- 06 Jan 04
Like Groucho Marx may or may not have said, timing is (pause) …everything. As such, the two albums that electrified us this year (Interpol’s hugely moving, visceral masterpiece Turn On The Bright Lights; Justin Timberlake’s Neptunes-assisted pop‘n’B triumph Justified) were actually released in ’02.
Good job we had something to listen to, though, seeing as the garage rock movement started to have a decidedly back-end-of-the-marathon aspect to it – populated, literally, by indistinguishable also-rans, each of whom was heralded nevertheless as if they came bearing the meaning of life. Hence, a hype-tired nation was slightly underwhelmed by, ironically, three of the best albums of the year (Radiohead’s Hail To The Thief, The White Stripes’ Elephant, The Strokes’ Room On Fire), purely because they’d have to have been, performed and produced by the Lord God himself in order to have withstood that much pre-advertisement.
Good thing, then, that some artists still delivered gigs so very much better than we could have ever possibly imagined, and never mind the marketing-department bollocks (Tindersticks and Radiohead in the Olympia; Low in the Ambassador; Max Tundra at Mór; Beth Gibbons, The Mars Volta and The Flaming Lips at Witnness; Justin again in the Point; Interpol again in the Village). Good thing, as well, that local artists got seriously busy this year redefining what it is to be making “Irish music” (stunning, crazy-accomplished first albums by Messiah J & the Expert and Barry McCormack; thrilling, disparate, future-pointing, best-form-yet platters from Damien Dempsey, Bell X-1, The Jimmy Cake, 10 Speed Racer, The Tycho Brahe and Kîla).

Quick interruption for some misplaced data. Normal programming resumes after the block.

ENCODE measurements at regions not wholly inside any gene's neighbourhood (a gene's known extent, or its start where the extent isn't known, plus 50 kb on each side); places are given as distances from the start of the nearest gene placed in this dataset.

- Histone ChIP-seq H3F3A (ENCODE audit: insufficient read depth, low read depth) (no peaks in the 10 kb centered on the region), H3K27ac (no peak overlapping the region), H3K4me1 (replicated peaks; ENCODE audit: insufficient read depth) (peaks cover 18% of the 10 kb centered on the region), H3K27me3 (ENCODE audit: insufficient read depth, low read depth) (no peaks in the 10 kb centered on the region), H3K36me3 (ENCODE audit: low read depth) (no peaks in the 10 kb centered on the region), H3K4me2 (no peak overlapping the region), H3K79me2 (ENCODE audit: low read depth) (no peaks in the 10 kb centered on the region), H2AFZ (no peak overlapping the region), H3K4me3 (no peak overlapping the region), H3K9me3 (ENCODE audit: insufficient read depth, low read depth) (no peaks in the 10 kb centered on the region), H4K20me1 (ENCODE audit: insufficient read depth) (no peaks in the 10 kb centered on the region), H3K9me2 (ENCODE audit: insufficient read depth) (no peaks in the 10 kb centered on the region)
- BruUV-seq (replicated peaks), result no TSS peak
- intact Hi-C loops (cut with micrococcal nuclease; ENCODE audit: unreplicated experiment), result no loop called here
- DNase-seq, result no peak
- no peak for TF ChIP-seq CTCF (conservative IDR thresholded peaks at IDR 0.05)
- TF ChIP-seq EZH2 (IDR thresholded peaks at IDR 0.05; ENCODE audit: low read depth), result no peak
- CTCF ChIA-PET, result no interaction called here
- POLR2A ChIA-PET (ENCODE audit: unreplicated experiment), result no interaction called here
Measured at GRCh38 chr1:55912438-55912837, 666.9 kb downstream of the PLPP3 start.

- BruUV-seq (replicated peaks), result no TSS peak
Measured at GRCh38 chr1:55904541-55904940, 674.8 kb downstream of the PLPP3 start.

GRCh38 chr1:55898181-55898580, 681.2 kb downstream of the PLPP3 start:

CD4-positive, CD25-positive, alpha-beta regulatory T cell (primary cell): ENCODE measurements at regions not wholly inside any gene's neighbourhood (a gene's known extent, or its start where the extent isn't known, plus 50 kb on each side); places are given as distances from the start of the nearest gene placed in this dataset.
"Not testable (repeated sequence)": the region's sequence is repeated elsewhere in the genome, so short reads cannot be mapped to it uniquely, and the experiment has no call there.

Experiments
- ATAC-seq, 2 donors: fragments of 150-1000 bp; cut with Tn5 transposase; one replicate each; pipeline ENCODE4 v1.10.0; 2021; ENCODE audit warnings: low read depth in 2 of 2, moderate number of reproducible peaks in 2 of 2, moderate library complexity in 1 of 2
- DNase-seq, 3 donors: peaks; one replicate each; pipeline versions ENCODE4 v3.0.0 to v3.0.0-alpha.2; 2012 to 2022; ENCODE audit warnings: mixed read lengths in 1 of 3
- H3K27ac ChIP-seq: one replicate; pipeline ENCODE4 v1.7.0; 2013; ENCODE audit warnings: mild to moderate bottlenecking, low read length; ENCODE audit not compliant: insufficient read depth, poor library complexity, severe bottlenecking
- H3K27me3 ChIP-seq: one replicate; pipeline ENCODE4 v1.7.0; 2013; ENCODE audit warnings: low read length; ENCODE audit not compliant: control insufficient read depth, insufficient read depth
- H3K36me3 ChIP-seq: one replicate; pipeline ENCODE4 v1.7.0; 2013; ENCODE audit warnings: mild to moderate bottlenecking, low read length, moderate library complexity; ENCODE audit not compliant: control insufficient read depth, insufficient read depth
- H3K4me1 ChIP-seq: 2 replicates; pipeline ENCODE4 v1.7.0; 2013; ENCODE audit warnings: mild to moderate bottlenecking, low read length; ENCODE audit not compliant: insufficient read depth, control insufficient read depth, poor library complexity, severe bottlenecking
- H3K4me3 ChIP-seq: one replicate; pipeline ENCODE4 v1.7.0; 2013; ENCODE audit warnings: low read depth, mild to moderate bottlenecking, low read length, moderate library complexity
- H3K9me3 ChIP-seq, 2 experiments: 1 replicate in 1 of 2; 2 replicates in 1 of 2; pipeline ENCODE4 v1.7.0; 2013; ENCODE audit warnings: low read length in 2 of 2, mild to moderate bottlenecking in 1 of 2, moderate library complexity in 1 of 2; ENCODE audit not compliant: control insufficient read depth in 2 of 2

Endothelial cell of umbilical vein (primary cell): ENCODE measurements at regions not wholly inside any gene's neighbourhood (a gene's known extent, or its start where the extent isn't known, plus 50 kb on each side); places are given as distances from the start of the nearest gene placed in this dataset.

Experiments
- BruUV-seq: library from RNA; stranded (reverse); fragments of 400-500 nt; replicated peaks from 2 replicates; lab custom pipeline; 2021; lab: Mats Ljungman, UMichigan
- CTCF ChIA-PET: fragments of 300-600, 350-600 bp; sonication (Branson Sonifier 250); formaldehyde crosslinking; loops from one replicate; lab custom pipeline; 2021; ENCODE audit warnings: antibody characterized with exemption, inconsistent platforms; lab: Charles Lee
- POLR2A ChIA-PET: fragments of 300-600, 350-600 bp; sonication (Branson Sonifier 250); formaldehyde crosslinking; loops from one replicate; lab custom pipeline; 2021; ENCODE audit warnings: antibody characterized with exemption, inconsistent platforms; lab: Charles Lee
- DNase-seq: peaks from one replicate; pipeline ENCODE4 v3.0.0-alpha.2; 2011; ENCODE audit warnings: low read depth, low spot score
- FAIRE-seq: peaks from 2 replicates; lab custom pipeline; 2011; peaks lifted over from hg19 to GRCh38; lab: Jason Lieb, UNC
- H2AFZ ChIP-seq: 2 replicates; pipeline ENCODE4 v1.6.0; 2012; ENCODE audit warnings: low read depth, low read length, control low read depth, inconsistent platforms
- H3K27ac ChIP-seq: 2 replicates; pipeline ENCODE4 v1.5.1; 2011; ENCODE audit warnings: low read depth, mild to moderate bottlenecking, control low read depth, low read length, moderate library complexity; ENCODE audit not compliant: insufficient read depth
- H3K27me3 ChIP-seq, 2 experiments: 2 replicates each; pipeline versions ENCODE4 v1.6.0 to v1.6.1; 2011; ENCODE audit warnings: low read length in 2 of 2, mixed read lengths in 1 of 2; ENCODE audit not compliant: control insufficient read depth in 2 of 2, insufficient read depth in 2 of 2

It’s a crying irony that the year the “other” voices became the mainstream was the same year No Disco got cancelled, the pirates got sunk, and, of course, the backlash began. The mighty Frames aside, we’re not, generally speaking, into singer-songwriter-based music at the moment either (uh oh, uh oh, uh oh oh-no-no) but to diss the Lisdoon phenomenon, and the attendant unprecedented interest from the Irish public in new Irish music, is depressingly point-missing, gift-horse-rejecting behaviour. Mind you, in a year rottingly overripe with hype (see above), and in a year we lost not one or two, but three of music’s most integral voices (Johnny Cash, Nina Simone, Elliott Smith), and in a year we spent watching a fake war, and for that matter in a country whose government have officially stopped even pretending to be anything but useless – such cynicism is hardly surprising.
It must be said though that acoustic guitars were the last thing on our mind in 2003. The girl can’t help it if we were just too damn distracted to sit still and listen, too busy giving it up to the visceral thrill, the in-your-face, the booty call: the thunking, chunking thug-love of 50 Cent, the screaming fuck-me stomp of Yeah Yeah Yeahs, the bonkers space-freakism of Outkast and Missy, the silken holler of Beyoncé, the falsetto funk-and-flirt of Justin (who, depressingly, had to go and spoil it all by saying something stupid like “I’m lovin’ it”). But it’s literally all good: ’cos the best part of 2003 was the rediscovery of the massive, undeniable, genre-straddling, joy-and-hormones-soaked power of the perfect pop song – whether it’s by Justin, Beyoncé, The White Stripes, Kíla, Moloko, Interpol or The Darkness – and of how the love of music is a promiscuous kind of love, wherein resistance based on something as incidental as ‘genre’ is not only futile, but pointless. Why deny yourself the pleasure? Like the woman says: “Fuck that. I liked it.